With those caveats in mind, here are the results.

There is nothing in the 3-year analyses to suggest that the 1-year results are an anomaly. Similar trends appear. There is essentially no meaningful correlation between effective leverage and share value based on either NAV or market price. Leverage accounts for < 2% of the variation in NAV and <0.7% of the variation in market price. There is a slight trend toward a positive correlation with effective leverage at low values (<20% leverage). While the correlations are still minor, this trend has the highest r2 values seen (0.18 and 0.13) suggesting that leverage may make a small, but meaningful, contribution to returns at low values for leverage. By contrast for the higher leveraged funds (>20%) there is a small negative correlation between share value and leverage.

I have not dissected the 3-year results by category, but I will note that the general equity CEFs tend to fall on the lower end of the leverage scale (see 1-year chart above) although the one-year results for this category showed a surprisingly strong negative correlation.

This is the third look I've had at leverage in closed end funds. The first was a survey of 128 muni bond funds (here). I was surprised then by the relatively low correlation between distributions and leverage; I had expected a stronger correlation. But for that group the leverage to distribution correlation returned an r2 of 0.37 which is much higher than the correlations for this set of taxable funds. At that time I asked "Is that adequate return for the leverage risk?" And answered, " Not sure, but it seems low to me." In retrospect, it looks pretty good.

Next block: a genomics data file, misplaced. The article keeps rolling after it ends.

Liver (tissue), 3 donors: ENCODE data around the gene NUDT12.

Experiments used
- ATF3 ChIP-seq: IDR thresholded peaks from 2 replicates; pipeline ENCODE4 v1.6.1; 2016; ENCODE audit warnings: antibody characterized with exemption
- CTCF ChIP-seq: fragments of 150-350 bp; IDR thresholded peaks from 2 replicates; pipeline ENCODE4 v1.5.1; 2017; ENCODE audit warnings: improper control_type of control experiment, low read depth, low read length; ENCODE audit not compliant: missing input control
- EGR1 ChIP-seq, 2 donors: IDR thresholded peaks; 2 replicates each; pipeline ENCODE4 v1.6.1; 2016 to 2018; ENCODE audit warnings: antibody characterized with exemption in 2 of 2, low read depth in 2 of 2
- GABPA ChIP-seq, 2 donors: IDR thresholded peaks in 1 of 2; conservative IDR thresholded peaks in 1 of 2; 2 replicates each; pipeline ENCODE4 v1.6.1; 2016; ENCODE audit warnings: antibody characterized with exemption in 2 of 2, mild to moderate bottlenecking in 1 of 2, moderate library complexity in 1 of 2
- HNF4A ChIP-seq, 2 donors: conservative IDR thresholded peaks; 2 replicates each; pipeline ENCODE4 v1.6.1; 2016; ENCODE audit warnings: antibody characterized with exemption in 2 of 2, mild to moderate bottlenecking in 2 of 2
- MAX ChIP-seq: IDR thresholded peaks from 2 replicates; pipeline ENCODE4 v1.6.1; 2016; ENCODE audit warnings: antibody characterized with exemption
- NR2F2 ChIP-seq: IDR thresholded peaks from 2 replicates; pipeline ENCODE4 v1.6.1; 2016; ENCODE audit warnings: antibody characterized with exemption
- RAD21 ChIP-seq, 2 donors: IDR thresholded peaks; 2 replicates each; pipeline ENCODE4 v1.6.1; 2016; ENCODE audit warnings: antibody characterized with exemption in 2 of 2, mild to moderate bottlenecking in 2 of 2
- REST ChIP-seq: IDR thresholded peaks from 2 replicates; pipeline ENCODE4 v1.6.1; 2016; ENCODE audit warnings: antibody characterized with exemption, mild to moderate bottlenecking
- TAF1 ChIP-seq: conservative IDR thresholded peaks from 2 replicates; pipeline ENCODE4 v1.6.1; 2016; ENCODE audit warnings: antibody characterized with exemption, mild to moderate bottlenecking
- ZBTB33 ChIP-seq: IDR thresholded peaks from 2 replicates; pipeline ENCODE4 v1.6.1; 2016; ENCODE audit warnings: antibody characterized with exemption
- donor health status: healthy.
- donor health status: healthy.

More recently, I had a look at leverage in CEFs and returned to the role of leverage in driving returns (here) for high-yield income and two equity categories. The almost meaningless contribution of leverage to returns in those categories drove me to take this more comprehensive look. The current results would indicate that lack of return for leverage risk is not limited to a few categories, but is more widespread, at least for taxable income and equity CEFs.

Clearly, leverage is no substitute for good management. Some managers are able to produce results at low levels of leverage well in excess of what others generate at high leverage. This indicates to me that leverage risk is an important consideration, perhaps more important than I had realized, in selecting among closed end funds. Before taking on high leverage risk, I will want to assure myself that that risk will come with a commensurate return.

In summary, let me say that as an investor I accept that leverage can cut both ways, but these results seem to indicate that it may not be a two-edged sword at all. The sword may have only a single edge, cutting on the downside, but blunt when moving up.

Disclosure: The author has no positions in any stocks mentioned, and no plans to initiate any positions within the next 72 hours. The author wrote this article themselves, and it expresses their own opinions. The author is not receiving compensation for it (other than from Seeking Alpha). The author has no business relationship with any company whose stock is mentioned in this article.